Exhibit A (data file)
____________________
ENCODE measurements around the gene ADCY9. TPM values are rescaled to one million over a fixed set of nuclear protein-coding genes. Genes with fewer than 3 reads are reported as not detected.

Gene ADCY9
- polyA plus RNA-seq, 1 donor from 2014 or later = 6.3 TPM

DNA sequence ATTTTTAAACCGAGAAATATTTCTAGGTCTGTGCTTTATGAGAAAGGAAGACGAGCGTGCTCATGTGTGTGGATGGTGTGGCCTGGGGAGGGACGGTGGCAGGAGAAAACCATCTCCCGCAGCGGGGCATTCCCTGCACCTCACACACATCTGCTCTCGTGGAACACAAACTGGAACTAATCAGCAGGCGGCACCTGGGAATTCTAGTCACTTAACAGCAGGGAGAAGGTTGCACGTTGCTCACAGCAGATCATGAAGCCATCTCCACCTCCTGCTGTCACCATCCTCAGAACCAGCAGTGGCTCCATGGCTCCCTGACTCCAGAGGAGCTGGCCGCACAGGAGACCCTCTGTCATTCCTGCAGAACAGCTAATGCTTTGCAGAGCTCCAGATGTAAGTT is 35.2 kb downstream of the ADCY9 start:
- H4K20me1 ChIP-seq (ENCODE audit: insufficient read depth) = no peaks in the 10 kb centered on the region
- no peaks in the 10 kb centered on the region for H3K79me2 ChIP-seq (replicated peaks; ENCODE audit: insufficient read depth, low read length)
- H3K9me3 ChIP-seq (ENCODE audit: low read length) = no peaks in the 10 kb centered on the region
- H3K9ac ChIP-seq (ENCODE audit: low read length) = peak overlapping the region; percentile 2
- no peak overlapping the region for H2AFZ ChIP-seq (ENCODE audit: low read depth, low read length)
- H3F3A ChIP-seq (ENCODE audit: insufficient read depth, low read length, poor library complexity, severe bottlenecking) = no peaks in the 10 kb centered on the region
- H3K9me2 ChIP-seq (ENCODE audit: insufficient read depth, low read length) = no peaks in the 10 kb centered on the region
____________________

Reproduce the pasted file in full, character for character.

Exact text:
ENCODE measurements around the gene ADCY9. TPM values are rescaled to one million over a fixed set of nuclear protein-coding genes. Genes with fewer than 3 reads are reported as not detected.

Gene ADCY9
- polyA plus RNA-seq, 1 donor from 2014 or later = 6.3 TPM

DNA sequence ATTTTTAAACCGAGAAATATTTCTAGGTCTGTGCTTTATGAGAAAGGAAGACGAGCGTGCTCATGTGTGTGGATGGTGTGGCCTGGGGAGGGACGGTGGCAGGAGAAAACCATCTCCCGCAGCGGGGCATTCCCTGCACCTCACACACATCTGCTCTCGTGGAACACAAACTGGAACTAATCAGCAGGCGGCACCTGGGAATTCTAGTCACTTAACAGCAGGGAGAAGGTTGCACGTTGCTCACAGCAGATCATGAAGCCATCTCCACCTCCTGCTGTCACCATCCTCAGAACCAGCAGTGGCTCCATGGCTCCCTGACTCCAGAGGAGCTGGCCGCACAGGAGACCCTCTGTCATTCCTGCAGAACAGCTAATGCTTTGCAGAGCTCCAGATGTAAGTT is 35.2 kb downstream of the ADCY9 start:
- H4K20me1 ChIP-seq (ENCODE audit: insufficient read depth) = no peaks in the 10 kb centered on the region
- no peaks in the 10 kb centered on the region for H3K79me2 ChIP-seq (replicated peaks; ENCODE audit: insufficient read depth, low read length)
- H3K9me3 ChIP-seq (ENCODE audit: low read length) = no peaks in the 10 kb centered on the region
- H3K9ac ChIP-seq (ENCODE audit: low read length) = peak overlapping the region; percentile 2
- no peak overlapping the region for H2AFZ ChIP-seq (ENCODE audit: low read depth, low read length)
- H3F3A ChIP-seq (ENCODE audit: insufficient read depth, low read length, poor library complexity, severe bottlenecking) = no peaks in the 10 kb centered on the region
- H3K9me2 ChIP-seq (ENCODE audit: insufficient read depth, low read length) = no peaks in the 10 kb centered on the region